Ashtabula Co. ethanol plant idea scrapped; idea reborn in Coshocton


SALEM, Ohio – Nov. 29, 2001: Ashtabula County, Ohio, will get a $150 million ethanol production facility.

The plant is expected to be up and running by late 2003.

Its 40 million-gallon capacity will use 15 million bushels of corn annually.

Fast forward. Forget you even heard about it.

Nordic Biofuels of Ann Arbor, Mich., postponed those plans indefinitely.

The whole idea is scrapped, says company spokesperson Trevor Lambert.

Further study showed the idea isn’t economically feasible in the area, he said.

No surprise? Maybe that wasn’t so surprising after all.

The disadvantage to building an ethanol plant in the eastern Corn Belt – Ohio is the eastern-most state in that category – is high-priced corn, says Marlin Clark, a grain buyer in Andover, Ohio.

“That’s why they build them in areas with cheaper corn costs” like Nebraska and Iowa, Clark said.

“The economics of buying and selling are best there. They can prove their [facility] design and move on,” he said.

Another opinion. Ashtabula County commissioner Robert Boggs says he’s heard otherwise, that his county’s plan isn’t history.

Nordic planners communicated to him that the plant was still in the works, but wouldn’t move ahead until energy rates in the area dropped, Boggs said.

The ethanol facility was partnered with a coal-powered energy production plant, Boggs said.

“People were very excited [at the 2001 announcement] and a lot of effort was made to demonstrate local interest. They’ll be disappointed if Nordic doesn’t go through with it,” he said.

Still trying. Nordic isn’t giving up on Ohio yet.

An early February 2004 announcement touted the coming of a 50 million gallon anhydrous ethanol plant to Coshocton County.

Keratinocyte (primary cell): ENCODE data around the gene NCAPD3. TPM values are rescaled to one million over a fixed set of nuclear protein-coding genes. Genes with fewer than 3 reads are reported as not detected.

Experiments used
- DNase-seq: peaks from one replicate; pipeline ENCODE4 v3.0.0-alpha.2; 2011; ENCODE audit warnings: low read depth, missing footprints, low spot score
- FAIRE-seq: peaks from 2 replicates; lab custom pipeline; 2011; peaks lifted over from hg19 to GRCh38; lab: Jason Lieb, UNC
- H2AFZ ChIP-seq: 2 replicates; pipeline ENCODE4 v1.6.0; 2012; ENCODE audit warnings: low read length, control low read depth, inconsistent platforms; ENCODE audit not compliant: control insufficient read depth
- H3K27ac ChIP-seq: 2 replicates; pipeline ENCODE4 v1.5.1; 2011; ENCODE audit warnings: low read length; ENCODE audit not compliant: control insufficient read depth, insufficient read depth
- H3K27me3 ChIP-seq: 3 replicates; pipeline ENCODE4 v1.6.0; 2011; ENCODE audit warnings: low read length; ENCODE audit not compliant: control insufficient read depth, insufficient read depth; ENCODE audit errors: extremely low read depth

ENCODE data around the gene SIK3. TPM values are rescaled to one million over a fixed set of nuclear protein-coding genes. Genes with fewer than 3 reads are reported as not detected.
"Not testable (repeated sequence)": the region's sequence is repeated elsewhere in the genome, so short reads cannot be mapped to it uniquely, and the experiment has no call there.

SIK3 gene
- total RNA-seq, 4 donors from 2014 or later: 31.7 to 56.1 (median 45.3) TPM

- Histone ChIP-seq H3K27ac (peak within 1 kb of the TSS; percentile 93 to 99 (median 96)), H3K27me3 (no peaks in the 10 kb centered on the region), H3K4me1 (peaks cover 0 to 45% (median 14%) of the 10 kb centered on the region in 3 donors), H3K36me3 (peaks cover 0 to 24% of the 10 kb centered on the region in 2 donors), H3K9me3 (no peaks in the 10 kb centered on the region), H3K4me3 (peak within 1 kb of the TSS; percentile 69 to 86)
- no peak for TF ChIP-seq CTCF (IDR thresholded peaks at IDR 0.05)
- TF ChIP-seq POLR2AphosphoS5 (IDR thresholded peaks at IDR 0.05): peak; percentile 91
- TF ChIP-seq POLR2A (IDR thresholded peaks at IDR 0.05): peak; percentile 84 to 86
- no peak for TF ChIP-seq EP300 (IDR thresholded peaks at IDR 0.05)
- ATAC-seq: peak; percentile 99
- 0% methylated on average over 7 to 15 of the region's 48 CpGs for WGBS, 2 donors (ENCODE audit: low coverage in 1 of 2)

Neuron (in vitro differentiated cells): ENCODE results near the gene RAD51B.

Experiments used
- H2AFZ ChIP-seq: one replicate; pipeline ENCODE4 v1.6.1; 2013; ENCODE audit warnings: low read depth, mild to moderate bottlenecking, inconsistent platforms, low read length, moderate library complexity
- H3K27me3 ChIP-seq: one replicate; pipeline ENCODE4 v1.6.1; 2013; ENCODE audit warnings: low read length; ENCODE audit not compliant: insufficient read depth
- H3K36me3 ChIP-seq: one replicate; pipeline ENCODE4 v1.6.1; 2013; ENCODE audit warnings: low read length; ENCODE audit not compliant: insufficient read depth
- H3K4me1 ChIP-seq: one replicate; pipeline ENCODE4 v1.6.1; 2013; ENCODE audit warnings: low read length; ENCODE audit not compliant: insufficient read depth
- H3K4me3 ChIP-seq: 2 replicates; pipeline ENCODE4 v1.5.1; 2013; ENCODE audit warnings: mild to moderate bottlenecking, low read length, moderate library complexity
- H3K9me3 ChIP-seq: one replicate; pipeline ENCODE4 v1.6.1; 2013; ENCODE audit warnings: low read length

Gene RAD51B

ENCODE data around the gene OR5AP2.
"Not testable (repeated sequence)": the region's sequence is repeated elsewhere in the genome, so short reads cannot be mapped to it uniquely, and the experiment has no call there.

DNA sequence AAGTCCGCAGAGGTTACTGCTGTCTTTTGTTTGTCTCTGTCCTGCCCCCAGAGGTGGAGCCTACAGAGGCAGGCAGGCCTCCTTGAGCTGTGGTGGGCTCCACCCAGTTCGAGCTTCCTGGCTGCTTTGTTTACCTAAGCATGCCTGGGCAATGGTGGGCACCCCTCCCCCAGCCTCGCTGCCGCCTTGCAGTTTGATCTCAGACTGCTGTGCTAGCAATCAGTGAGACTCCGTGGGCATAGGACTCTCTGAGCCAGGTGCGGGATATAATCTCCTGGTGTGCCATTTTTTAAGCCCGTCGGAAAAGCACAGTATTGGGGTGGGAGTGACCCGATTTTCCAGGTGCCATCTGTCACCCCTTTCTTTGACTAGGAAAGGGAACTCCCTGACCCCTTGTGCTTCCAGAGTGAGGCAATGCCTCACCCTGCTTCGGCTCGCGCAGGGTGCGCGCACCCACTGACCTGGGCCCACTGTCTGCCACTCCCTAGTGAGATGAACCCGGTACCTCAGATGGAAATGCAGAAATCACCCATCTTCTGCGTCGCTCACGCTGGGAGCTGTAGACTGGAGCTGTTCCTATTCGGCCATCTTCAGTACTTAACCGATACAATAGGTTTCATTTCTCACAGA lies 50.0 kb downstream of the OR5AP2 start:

The hopeful site is south of the city of Coshocton and east of state Route 16, Trevor Lambert said.

He said that facility would use 19 million bushels of corn each year and would produce dry and wet feedstuffs like distillers grain.

But the announcement is all farmers have to bank on right now. Nordic Biofuels still has more work to do.

“At this point we’re just digging our heels in and getting started,” he said.

Statewide initiative. And indeed, Ohio is just getting started in the biofuels revolution.

Dwayne Siekman, executive director of the Ohio Corn Growers Association, says his group is aware of five planned facilities in the state.

Plants are in the works at North West Ethanol, Defiance County; Greater Ohio Ethanol, Allen County; West Central Ohio Ethanol, Preble, Darke and Mercer counties; Farmers Ethanol LLC in Harrison, Perry and Washington counties, and the Coshocton County location.

Siekman said all but the Coshocton facilities are gathering equity, but no plans are finalized.

Favorable. “We’re pretty excited to see these ventures moving forward. A study we did three years ago says the opportunity is here,” Siekman said.

And now, with lesser limitations on state assistance and corn prices, Ohio is at less of a disadvantage, he said.

Yields. Siekman also noted Ohio’s 2003 crop year corn yield was 450-460 million bushels.

Each of the five proposed facilities would demand around 20 million bushels each year, so the state’s growing capacity is there, he said.

One developer’s report revealed the Ohio corn crop could handle up to 12 ethanol plants, Siekman said, but no one’s getting ahead of themselves.

“We’re very optimistic considering we don’t even have one [plant] right now,” Siekman said.

Not here. As for the Ohio and Pennsylvania sites, Marlin Clark says there’s still no obvious economic advantage to build here.

“There has to be a real good reason to do it, other than some growers think it would be a good idea to have one here,” he said.

“Wanting one here isn’t a viable reason.”

Holding out. Clark isn’t totally gloom and doom about the possibility of seeing an ethanol production facility close to home.

In fact, he supports the whole idea.

“In the next 25 years, we’re going to find a way to produce and use a lot of [ethanol].

“The need for fuel is great and it’s a national security issue. The process has become more energy efficient.

“But getting from here to there is the problem. Startup costs are just too great,” he said.

(Reporter Andrea Myers welcomes reader feedback by phone at 1-800-837-3419, ext. 22, or by e-mail at


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